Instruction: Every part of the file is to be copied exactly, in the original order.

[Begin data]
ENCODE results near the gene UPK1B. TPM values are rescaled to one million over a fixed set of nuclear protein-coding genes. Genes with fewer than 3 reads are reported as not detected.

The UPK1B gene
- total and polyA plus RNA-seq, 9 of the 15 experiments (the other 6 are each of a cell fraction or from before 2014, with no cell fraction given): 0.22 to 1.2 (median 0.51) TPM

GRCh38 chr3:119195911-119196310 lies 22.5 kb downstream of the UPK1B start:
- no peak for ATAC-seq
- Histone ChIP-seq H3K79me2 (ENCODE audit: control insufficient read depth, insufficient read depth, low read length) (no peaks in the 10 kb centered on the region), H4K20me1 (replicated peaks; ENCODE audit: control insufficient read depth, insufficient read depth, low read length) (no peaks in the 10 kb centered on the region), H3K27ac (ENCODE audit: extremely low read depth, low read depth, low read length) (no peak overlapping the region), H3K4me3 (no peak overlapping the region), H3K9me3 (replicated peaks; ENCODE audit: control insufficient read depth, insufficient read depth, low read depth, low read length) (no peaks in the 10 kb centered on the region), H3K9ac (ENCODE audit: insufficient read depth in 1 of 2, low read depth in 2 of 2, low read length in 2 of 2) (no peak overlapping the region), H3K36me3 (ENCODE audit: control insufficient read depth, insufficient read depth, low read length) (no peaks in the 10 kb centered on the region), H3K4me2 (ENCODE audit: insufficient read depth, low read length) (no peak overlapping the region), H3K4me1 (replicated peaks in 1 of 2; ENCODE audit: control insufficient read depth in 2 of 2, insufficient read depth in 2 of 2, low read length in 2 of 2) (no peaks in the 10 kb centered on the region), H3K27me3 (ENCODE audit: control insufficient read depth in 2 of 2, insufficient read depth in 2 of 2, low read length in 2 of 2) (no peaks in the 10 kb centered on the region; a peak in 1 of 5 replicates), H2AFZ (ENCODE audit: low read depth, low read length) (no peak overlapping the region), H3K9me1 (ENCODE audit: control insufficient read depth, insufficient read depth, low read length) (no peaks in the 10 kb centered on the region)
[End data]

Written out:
ENCODE results near the gene UPK1B. TPM values are rescaled to one million over a fixed set of nuclear protein-coding genes. Genes with fewer than 3 reads are reported as not detected.

The UPK1B gene
- total and polyA plus RNA-seq, 9 of the 15 experiments (the other 6 are each of a cell fraction or from before 2014, with no cell fraction given): 0.22 to 1.2 (median 0.51) TPM

GRCh38 chr3:119195911-119196310 lies 22.5 kb downstream of the UPK1B start:
- no peak for ATAC-seq
- Histone ChIP-seq H3K79me2 (ENCODE audit: control insufficient read depth, insufficient read depth, low read length) (no peaks in the 10 kb centered on the region), H4K20me1 (replicated peaks; ENCODE audit: control insufficient read depth, insufficient read depth, low read length) (no peaks in the 10 kb centered on the region), H3K27ac (ENCODE audit: extremely low read depth, low read depth, low read length) (no peak overlapping the region), H3K4me3 (no peak overlapping the region), H3K9me3 (replicated peaks; ENCODE audit: control insufficient read depth, insufficient read depth, low read depth, low read length) (no peaks in the 10 kb centered on the region), H3K9ac (ENCODE audit: insufficient read depth in 1 of 2, low read depth in 2 of 2, low read length in 2 of 2) (no peak overlapping the region), H3K36me3 (ENCODE audit: control insufficient read depth, insufficient read depth, low read length) (no peaks in the 10 kb centered on the region), H3K4me2 (ENCODE audit: insufficient read depth, low read length) (no peak overlapping the region), H3K4me1 (replicated peaks in 1 of 2; ENCODE audit: control insufficient read depth in 2 of 2, insufficient read depth in 2 of 2, low read length in 2 of 2) (no peaks in the 10 kb centered on the region), H3K27me3 (ENCODE audit: control insufficient read depth in 2 of 2, insufficient read depth in 2 of 2, low read length in 2 of 2) (no peaks in the 10 kb centered on the region; a peak in 1 of 5 replicates), H2AFZ (ENCODE audit: low read depth, low read length) (no peak overlapping the region), H3K9me1 (ENCODE audit: control insufficient read depth, insufficient read depth, low read length) (no peaks in the 10 kb centered on the region)